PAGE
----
Narrator: This is Science Today. While iron is necessary in the human body for proper cell function, too much of it is associated with brain diseases like Alzheimer's and Parkinson's. Because of this, people may want to take extra precautions when considering taking iron supplements.
Bartzokis: Iron, in my opinion, should be something that is taken as a prescription from a doctor because really, in the Western world where we have iron fortifications in some foods and we eat meat on a regular basis, it's very hard to become anemic, even if you're a woman. So the vast majority of people don't need to supplement with any metals at all.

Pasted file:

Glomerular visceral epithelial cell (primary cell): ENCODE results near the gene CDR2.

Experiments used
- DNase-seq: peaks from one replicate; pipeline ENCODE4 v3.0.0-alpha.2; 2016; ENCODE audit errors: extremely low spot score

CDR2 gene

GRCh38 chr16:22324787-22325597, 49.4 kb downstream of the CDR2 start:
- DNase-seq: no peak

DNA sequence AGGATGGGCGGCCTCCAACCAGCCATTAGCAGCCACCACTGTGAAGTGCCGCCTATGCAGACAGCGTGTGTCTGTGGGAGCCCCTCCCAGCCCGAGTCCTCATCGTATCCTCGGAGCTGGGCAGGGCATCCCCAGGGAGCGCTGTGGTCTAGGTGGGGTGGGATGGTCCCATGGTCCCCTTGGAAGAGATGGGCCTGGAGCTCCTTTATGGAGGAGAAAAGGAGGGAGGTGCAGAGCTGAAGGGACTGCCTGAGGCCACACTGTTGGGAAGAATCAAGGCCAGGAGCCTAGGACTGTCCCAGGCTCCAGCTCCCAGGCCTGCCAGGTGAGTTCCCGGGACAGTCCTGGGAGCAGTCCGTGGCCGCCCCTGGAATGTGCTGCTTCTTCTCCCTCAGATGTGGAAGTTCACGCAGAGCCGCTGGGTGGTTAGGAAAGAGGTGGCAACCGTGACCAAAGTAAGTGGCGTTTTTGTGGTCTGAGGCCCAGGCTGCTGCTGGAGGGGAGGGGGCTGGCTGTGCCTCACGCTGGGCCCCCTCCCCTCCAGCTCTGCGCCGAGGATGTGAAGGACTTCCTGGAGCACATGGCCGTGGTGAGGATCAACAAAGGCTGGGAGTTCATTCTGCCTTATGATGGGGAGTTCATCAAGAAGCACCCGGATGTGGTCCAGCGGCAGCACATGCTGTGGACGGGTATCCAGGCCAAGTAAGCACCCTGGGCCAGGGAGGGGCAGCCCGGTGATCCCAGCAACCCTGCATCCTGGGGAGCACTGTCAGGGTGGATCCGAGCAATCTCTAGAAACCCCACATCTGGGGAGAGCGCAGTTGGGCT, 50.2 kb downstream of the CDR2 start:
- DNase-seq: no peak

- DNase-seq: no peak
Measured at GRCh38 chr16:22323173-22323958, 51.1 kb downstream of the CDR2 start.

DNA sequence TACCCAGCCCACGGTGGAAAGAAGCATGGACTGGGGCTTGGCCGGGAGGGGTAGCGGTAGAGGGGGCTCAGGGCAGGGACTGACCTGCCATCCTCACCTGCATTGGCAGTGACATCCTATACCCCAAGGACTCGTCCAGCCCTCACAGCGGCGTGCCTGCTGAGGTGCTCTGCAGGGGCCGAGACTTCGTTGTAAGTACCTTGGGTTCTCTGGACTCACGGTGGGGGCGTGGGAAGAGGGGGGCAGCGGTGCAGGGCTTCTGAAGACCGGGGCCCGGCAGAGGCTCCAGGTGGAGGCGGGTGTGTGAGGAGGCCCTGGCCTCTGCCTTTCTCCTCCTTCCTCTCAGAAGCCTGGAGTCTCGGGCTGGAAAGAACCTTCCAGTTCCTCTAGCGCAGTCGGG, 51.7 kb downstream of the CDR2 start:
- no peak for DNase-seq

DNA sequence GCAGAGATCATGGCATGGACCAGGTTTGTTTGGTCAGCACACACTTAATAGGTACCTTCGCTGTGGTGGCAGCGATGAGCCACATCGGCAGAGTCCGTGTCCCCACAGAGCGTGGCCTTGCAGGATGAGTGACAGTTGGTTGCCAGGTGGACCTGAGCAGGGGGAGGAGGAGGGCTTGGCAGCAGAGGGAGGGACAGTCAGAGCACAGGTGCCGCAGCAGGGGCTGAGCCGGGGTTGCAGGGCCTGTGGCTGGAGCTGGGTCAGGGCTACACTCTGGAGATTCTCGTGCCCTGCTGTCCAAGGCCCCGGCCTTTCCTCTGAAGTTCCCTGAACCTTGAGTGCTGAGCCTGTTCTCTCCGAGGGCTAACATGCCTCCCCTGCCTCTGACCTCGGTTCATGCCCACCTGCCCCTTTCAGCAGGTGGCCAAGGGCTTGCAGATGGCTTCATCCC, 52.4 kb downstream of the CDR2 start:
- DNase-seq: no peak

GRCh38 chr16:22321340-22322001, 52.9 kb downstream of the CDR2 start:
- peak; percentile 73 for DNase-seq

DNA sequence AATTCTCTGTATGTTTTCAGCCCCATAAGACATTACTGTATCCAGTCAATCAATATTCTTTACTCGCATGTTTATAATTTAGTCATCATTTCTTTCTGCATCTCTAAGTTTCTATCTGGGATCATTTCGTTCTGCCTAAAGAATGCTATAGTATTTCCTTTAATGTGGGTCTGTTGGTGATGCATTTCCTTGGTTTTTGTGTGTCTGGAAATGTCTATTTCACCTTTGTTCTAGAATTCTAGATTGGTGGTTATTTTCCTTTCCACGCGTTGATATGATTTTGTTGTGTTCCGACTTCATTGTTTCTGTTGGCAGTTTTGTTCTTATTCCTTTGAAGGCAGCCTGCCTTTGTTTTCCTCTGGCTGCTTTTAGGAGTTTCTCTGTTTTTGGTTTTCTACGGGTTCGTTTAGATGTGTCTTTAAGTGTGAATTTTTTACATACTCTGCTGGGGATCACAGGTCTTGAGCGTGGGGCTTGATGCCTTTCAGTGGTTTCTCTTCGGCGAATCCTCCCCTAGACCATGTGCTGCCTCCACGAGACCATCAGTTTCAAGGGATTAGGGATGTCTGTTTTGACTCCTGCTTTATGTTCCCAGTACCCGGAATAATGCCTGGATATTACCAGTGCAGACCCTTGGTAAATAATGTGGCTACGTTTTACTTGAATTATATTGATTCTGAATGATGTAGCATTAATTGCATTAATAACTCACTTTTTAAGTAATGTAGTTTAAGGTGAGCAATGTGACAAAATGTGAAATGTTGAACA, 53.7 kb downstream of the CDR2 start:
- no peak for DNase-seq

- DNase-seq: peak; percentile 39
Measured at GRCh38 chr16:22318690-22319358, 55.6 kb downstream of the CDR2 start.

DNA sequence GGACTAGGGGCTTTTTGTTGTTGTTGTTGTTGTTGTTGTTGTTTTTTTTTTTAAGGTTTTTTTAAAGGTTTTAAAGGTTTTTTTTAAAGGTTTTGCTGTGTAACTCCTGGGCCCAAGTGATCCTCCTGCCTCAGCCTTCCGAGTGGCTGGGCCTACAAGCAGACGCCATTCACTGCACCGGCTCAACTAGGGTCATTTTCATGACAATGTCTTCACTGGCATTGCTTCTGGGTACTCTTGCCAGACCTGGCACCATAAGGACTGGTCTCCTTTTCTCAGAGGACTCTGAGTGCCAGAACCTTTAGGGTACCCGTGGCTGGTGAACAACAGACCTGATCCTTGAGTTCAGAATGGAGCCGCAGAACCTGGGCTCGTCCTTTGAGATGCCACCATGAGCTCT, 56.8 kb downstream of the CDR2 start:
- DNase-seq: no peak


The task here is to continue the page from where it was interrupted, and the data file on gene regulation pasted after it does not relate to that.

Narrator: UCLA psychiatrist George Bartzokis led a study which suggested that reducing excess iron levels may lower age-related brain disease risk.
Bartzokis: The fact that they're freely available as supplements is actually a problem because people think a little bit is good, more is better. And in the long run, it may actually do them harm because in certain organs of the body, including the brain, you keep accumulating it and it's not necessarily a good thing.
Narrator: For Science Today, I'm Larissa Branin.